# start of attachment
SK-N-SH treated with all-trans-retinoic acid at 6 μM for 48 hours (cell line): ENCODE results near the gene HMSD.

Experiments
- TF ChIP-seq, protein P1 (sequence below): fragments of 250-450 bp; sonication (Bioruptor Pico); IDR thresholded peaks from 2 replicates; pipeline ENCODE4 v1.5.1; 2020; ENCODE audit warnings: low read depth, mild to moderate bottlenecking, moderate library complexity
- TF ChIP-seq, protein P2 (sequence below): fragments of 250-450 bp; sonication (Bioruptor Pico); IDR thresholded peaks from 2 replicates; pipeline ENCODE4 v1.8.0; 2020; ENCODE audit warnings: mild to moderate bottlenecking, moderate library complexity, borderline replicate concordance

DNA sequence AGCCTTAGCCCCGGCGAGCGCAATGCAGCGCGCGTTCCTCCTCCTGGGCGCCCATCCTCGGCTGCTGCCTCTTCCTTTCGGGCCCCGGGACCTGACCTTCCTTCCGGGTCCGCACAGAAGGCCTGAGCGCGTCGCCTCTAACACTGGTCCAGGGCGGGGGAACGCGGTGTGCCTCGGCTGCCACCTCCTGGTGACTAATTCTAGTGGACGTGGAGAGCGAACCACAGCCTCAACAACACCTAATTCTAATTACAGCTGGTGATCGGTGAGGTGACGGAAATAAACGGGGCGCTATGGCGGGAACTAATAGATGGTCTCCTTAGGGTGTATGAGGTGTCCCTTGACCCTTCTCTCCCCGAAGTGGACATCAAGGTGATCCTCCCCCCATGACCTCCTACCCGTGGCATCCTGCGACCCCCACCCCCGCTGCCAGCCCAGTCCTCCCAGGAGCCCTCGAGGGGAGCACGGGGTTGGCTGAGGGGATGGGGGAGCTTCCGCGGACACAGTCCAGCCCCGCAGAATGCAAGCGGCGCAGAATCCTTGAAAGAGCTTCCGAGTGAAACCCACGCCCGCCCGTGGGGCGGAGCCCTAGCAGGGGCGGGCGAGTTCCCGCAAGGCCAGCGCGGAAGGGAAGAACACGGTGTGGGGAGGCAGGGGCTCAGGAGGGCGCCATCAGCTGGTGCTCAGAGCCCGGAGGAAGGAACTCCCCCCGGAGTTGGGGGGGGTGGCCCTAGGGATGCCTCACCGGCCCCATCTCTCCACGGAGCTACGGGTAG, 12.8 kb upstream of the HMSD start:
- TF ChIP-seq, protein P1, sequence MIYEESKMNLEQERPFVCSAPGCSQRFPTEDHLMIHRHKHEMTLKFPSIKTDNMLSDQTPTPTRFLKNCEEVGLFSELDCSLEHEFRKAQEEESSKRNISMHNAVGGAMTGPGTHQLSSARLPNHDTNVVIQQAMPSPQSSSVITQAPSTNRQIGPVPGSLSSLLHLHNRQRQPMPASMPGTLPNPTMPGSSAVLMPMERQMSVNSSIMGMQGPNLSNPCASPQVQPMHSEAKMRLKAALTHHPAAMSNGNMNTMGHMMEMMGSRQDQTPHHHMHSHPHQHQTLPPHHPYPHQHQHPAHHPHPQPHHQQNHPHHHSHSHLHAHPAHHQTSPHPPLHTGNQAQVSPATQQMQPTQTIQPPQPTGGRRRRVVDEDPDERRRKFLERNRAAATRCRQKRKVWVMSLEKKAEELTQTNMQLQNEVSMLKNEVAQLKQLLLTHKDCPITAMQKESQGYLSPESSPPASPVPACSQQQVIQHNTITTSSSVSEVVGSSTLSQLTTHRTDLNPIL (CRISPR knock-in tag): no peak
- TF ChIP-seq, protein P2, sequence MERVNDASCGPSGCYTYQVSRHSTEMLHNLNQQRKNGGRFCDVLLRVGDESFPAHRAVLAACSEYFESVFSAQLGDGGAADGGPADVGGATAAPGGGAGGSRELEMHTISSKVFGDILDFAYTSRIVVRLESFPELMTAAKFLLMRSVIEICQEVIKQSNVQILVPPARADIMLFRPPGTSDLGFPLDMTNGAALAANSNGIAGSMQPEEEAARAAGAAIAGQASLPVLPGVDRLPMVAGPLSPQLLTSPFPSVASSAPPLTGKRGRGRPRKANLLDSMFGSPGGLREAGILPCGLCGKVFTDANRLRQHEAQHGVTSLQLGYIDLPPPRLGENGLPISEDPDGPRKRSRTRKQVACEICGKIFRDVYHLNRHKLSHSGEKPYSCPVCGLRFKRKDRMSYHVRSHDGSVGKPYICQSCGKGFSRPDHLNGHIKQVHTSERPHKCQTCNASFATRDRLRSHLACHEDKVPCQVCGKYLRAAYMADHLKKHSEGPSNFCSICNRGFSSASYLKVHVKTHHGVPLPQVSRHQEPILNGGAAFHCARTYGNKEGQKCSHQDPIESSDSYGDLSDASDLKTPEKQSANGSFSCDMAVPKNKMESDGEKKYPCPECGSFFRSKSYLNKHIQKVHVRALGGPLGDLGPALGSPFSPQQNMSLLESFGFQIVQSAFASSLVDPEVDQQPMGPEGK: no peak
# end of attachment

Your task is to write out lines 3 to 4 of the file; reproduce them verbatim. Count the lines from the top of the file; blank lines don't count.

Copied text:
- TF ChIP-seq, protein P1 (sequence below): fragments of 250-450 bp; sonication (Bioruptor Pico); IDR thresholded peaks from 2 replicates; pipeline ENCODE4 v1.5.1; 2020; ENCODE audit warnings: low read depth, mild to moderate bottlenecking, moderate library complexity
- TF ChIP-seq, protein P2 (sequence below): fragments of 250-450 bp; sonication (Bioruptor Pico); IDR thresholded peaks from 2 replicates; pipeline ENCODE4 v1.8.0; 2020; ENCODE audit warnings: mild to moderate bottlenecking, moderate library complexity, borderline replicate concordance